Committee discusses pros, cons of breastfeeding

Celina Hutchens

A group of women, a rubber nipple and a breast pump as a door prize took the spotlight at a discussion of women’s issues at the Stark campus yesterday.

The Women’s History Month Committee sponsored “Working Mothers and Breastfeeding: Is it all it’s cracked up to be?,” where a group of 15 gathered and shared stories of why they chose to breastfeed.

Elizabeth Studer, registered nurse and board-certified lactation consultant at The Breastfeeding Center in Massillon, gave background information on why women should breastfeed, as well as her own experiences with it.

“Because of many errors in infant formulas and situations where babies went by artificial milk, that’s when in the ’70s they decided to start breastfeeding,” Studer said. “In the ’80s, the rates really went up, but what happened is they would start breastfeeding, then they would quit.”

She said that no one, including doctors and nurses, truly knew how to help out a mom with breastfeeding, but in 1985 they had the first exam to be an international board-certified lactation consultant.

“We needed a health care professional to help breastfeeding mothers,” she said.

In 1986, Studer said she began teaching her own breastfeeding classes because of no support from the hospitals in training new mothers on the how-tos. The group discussed the issue of knowing when to stop breastfeeding and whose choice it was – the mother’s or the child’s.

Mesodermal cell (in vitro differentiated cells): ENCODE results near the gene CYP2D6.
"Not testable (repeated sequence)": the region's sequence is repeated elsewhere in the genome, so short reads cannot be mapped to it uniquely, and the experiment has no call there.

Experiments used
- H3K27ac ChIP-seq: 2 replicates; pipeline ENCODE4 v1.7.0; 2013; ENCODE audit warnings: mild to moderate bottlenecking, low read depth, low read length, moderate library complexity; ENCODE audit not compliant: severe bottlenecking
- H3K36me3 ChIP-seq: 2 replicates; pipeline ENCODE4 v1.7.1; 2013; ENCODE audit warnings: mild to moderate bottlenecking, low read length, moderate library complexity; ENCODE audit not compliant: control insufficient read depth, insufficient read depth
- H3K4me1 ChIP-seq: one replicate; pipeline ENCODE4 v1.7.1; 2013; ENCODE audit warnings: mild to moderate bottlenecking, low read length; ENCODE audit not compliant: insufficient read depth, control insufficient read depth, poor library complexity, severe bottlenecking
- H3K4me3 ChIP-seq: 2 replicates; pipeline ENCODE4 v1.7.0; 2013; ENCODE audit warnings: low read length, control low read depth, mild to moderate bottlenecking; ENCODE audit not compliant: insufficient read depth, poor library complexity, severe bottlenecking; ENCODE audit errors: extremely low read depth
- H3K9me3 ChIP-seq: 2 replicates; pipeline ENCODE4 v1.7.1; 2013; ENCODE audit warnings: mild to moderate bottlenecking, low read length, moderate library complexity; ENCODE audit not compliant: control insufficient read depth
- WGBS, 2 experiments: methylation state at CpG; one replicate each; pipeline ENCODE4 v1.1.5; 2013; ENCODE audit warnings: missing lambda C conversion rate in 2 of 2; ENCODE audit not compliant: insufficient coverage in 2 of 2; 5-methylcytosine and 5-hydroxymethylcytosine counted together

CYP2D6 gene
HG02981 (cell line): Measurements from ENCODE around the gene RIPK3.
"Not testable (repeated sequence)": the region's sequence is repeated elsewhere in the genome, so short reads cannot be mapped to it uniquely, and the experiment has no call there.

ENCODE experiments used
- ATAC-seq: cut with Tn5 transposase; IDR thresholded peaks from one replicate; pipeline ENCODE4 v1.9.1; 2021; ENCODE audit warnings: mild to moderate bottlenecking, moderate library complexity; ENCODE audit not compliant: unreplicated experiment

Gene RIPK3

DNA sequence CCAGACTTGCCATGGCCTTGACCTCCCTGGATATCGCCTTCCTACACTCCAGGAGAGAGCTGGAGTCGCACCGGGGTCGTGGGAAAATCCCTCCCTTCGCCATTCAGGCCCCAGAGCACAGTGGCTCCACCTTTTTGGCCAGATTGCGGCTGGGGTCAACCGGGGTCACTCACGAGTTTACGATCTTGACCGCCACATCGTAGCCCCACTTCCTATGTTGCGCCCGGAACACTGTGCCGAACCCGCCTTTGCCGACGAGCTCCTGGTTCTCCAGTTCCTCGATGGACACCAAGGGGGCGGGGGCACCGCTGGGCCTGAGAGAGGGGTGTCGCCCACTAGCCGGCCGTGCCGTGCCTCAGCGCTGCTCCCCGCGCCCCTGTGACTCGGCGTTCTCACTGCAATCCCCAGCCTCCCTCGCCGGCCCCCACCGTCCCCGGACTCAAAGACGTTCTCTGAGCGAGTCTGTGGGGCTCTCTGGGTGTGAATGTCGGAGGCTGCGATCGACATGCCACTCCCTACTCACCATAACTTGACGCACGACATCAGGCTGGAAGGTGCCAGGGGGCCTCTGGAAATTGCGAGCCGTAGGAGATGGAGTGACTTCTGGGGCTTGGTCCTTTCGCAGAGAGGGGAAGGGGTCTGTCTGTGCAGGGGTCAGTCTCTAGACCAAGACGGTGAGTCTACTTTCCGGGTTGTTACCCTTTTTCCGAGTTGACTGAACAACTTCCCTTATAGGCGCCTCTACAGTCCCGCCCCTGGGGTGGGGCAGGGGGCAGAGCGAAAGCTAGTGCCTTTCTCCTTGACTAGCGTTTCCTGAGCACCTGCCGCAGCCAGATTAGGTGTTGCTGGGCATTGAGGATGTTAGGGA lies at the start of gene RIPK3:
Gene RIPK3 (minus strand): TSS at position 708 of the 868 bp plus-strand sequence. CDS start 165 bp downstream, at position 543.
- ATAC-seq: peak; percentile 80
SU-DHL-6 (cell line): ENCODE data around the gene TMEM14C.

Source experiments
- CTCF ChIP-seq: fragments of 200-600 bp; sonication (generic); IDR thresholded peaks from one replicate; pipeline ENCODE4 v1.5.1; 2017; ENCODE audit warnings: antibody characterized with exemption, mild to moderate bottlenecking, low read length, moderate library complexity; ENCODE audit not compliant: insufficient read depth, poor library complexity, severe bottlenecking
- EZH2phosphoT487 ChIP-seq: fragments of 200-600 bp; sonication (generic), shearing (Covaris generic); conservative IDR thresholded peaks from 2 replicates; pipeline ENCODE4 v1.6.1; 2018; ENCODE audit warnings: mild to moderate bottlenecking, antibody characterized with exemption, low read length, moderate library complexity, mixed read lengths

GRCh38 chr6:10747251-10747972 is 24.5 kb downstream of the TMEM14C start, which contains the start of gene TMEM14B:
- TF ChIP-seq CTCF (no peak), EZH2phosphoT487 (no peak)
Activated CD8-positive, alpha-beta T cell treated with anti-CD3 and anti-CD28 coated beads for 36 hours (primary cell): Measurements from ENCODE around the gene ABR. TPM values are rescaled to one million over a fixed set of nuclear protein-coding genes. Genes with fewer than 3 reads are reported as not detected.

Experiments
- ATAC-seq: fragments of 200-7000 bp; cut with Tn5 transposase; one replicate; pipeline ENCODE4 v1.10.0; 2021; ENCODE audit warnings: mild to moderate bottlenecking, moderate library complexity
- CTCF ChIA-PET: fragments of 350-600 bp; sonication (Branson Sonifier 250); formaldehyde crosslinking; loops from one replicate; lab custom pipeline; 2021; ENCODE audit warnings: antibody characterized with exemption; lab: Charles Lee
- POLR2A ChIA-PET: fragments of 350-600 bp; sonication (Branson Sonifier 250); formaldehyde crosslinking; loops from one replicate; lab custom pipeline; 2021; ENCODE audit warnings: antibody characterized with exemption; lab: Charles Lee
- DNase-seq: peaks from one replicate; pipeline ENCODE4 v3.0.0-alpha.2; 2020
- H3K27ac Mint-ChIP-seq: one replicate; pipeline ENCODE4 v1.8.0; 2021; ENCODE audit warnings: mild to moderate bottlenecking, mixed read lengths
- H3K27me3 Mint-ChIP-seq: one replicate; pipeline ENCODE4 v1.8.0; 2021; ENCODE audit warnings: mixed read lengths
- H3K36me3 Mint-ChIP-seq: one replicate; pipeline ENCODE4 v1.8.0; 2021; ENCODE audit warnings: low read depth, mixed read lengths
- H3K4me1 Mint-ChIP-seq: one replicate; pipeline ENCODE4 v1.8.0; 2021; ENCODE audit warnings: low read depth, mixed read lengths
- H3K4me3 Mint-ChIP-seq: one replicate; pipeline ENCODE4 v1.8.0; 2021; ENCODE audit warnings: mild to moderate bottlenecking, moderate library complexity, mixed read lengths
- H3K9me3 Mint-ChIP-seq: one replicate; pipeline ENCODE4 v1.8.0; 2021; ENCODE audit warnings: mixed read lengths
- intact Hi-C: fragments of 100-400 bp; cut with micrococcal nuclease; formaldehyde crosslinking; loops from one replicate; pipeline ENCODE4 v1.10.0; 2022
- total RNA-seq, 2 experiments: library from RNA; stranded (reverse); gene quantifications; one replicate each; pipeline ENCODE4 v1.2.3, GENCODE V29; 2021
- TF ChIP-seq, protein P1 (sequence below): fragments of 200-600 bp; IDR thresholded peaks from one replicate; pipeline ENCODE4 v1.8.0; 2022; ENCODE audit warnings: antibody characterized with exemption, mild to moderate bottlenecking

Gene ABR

Statistics from the Playtex M.O.M. Program said breastfed babies have stronger immune systems, better vision and lower rates of Sudden Infant Death Syndrome. Breastfed babies also grow into healthier children and adults by lowering the risk of juvenile-onset diabetes, rheumatoid arthritis and multiple sclerosis.

Studer said the federal government is trying to establish laws to provide a lactating room for women in public places. However, currently a law is in place allowing women to breastfeed in public.

Carey McDougall, assistant professor of art and the coordinator of women’s studies at the Stark campus, organized the day’s event and was surprised to find out how hard breastfeeding can be.

“I knew it was really complicated, and people make the decision on breastfeeding for various reasons,” McDougall said. “You actually have to go out and search for information. It’s not intuitive to breastfeed, you have to go out and learn.”

Contact medicine reporter Celina Hutchens at [email protected].